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[PICS] CT neurosurgeon who separated rare conjoined twins opens up about surgery

12 May 2021 11:19 AM
Tags:
Conjoined twins
Conjoined twins separeated
Red Cross Children’s Hospital
Prof Tony Figaji

Pediatric neurosurgeon Prof Tony Figaji says it was extremely rewarding to have helped successfully separate the conjoined twin girls earlier this year.
A set of conjoined twins successfully underwent separation surgery on 24 February 2021. Image: Western Cape Government Health

A set of conjoined twins are healthy and healing after successfully undergoing separation surgery in February at the Red Cross War Memorial Children's Hospital in Cape Town.

Siphosethu and Amahle were born in the Eastern Cape and taken to Red Cross Children’s Hospital at only 4 days old.

Professor Tony Figaji, head of paediatric neurosurgery at the hospital, says it's gratifying to know that the girls will go on to thrive and live independent lives thanks to the surgery.

Being able to separate them so that two human beings can go on to live independent, successful and fulfilling lives is enormously satisfying.

Professor Tony Figaji, Head of Neurosurgery - Red Cross War Memorial Children's Hospital
A set of conjoined twins successfully underwent separation surgery on 24 February 2021. Image: Western Cape Government Health

Prof Figaji explains that the twins were joined at the head in what is medically referred to as craniopagus twinning.

He says being joined at the head is the rarest form of conjoined twinning and very high risk.

Thankfully, however, the girls did not share any brain tissue or major blood vessels, Figaji tells CapeTalk.

A set of conjoined twins successfully underwent separation surgery on 24 February 2021. Image: Western Cape Government Health

Each twin had a full medical team for the surgery, comprising of an anaesthetist, neurosurgeon, plastic surgeon, and nurses.

The surgery itself took less than two hours, which contributed to the successful recovery of the twins.

We put more planning into the surgery than the actual surgery itself took... The actual separation went quite quickly. It was less than two hours.

Professor Tony Figaji, Head of Neurosurgery - Red Cross War Memorial Children's Hospital

We are anticipating that they will have completely normal developmental outcomes... and develop as normal separate children.

Professor Tony Figaji, Head of Neurosurgery - Red Cross War Memorial Children's Hospital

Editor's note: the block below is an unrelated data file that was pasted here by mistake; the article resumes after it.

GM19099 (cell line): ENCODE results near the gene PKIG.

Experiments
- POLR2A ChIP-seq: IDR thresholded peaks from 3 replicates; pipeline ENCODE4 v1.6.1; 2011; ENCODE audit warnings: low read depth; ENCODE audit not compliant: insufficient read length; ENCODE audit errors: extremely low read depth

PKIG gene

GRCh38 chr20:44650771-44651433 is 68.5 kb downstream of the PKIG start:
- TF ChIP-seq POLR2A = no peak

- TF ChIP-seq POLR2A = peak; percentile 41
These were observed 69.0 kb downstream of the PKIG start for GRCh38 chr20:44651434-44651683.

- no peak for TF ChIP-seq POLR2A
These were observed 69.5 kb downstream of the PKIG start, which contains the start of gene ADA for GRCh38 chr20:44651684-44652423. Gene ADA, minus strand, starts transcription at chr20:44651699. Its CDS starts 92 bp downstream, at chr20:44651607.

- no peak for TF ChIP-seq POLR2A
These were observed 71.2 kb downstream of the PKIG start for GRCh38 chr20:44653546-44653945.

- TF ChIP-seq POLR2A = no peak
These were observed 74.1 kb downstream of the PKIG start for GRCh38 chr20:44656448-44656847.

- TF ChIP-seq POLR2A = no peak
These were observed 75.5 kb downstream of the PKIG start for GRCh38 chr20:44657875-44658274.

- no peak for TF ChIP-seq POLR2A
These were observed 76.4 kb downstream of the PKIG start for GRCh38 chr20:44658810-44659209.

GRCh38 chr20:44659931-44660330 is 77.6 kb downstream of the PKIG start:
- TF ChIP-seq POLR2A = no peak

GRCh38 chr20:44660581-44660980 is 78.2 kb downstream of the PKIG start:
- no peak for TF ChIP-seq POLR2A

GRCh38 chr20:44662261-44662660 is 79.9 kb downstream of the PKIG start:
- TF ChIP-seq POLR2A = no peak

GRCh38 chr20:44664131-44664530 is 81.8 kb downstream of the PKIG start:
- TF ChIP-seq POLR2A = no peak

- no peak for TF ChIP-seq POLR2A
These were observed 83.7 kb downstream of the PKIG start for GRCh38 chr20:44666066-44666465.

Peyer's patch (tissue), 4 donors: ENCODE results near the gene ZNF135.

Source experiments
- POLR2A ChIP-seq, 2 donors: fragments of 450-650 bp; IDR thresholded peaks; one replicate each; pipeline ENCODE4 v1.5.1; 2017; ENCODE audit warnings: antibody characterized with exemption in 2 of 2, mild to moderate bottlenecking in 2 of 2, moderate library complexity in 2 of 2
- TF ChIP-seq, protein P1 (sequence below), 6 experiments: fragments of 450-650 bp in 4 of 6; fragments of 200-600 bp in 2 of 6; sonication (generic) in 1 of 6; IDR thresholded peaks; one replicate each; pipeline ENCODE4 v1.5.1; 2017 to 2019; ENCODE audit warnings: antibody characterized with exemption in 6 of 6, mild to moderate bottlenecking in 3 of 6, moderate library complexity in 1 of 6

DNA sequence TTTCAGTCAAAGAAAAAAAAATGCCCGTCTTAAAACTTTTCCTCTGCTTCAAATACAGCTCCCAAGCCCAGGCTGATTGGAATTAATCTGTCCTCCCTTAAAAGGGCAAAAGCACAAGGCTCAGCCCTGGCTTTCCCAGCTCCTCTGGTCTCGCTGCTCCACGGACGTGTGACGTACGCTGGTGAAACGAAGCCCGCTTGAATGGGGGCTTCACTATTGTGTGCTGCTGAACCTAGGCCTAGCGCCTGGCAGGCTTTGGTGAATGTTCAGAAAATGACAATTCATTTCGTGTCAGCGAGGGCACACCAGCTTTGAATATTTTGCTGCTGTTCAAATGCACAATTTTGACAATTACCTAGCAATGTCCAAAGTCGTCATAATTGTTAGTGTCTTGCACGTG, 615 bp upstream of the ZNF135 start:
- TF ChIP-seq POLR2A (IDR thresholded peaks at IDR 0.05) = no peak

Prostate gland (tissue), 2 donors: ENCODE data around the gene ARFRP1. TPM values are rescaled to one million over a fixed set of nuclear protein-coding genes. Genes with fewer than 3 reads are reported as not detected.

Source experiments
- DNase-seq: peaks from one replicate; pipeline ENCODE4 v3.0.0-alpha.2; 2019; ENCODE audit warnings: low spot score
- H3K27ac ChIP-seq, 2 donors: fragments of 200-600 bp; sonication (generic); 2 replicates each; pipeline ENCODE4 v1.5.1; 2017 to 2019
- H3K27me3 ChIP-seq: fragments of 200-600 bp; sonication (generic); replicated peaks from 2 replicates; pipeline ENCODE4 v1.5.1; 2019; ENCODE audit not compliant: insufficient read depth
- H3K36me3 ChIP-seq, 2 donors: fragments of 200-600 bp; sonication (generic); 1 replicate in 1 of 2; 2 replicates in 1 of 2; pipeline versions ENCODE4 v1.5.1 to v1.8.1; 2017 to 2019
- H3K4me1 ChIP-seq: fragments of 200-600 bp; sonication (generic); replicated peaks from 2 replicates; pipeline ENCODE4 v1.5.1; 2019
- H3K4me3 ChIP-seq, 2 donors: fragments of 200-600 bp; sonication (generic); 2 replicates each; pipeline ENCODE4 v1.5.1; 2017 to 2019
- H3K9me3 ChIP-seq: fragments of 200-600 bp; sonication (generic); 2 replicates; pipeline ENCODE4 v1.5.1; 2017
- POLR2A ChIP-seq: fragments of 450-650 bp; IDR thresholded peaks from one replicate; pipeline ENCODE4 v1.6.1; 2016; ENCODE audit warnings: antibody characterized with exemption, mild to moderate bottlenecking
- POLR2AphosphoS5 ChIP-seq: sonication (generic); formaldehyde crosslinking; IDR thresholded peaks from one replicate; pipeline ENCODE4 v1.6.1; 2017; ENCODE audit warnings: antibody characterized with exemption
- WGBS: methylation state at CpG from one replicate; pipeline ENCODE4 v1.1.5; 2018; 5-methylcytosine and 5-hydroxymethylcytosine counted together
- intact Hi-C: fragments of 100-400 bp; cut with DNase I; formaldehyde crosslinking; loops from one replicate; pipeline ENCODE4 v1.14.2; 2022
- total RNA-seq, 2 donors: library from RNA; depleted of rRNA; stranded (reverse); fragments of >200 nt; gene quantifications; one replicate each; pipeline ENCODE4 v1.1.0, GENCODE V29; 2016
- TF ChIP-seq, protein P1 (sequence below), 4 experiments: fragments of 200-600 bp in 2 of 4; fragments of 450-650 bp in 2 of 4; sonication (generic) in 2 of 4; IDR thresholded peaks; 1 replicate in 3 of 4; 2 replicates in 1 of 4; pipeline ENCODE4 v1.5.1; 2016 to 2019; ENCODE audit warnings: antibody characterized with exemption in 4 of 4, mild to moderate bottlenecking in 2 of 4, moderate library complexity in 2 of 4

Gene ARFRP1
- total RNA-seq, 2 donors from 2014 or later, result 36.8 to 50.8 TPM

It's been 50 years since a case of conjoined twins was brought to the Red Cross hospital, Figaji says.

According to the professor, conjoined twins occur once in every 200,000 live births. Of those, nearly half of them stillborn.

Of the ones who survive the birth, another half don't make it through the surgery, he adds.

Siphosethu and Amahle will return to Red Cross Children’s Hospital in the coming weeks for a follow-up.

Their mother, Ntombikayise Tyhalisi, is overjoyed that she can now hold her children one in each arm.

A set of conjoined twins successfully underwent separation surgery on 24 February 2021. Image: Western Cape Government Health

Being joined at the head is the rarest case but it's the worst case.

Professor Tony Figaji, Head of Neurosurgery - Red Cross War Memorial Children's Hospital

Conjoined twins may be joined in different ways - joined at the head is the rarest form but they can be joined at the chest, at the abdomen, the hip, and the back.

Professor Tony Figaji, Head of Neurosurgery - Red Cross War Memorial Children's Hospital

There are different theories about how conjoined twins develop but most likely it's because there's one fertilised egg that doesn't split completely.

Professor Tony Figaji, Head of Neurosurgery - Red Cross War Memorial Children's Hospital

Listen to Prof Tony Figaji on CapeTalk:




12 May 2021 11:19 AM
Tags:
Conjoined twins
Conjoined twins separeated
Red Cross Children’s Hospital
Prof Tony Figaji

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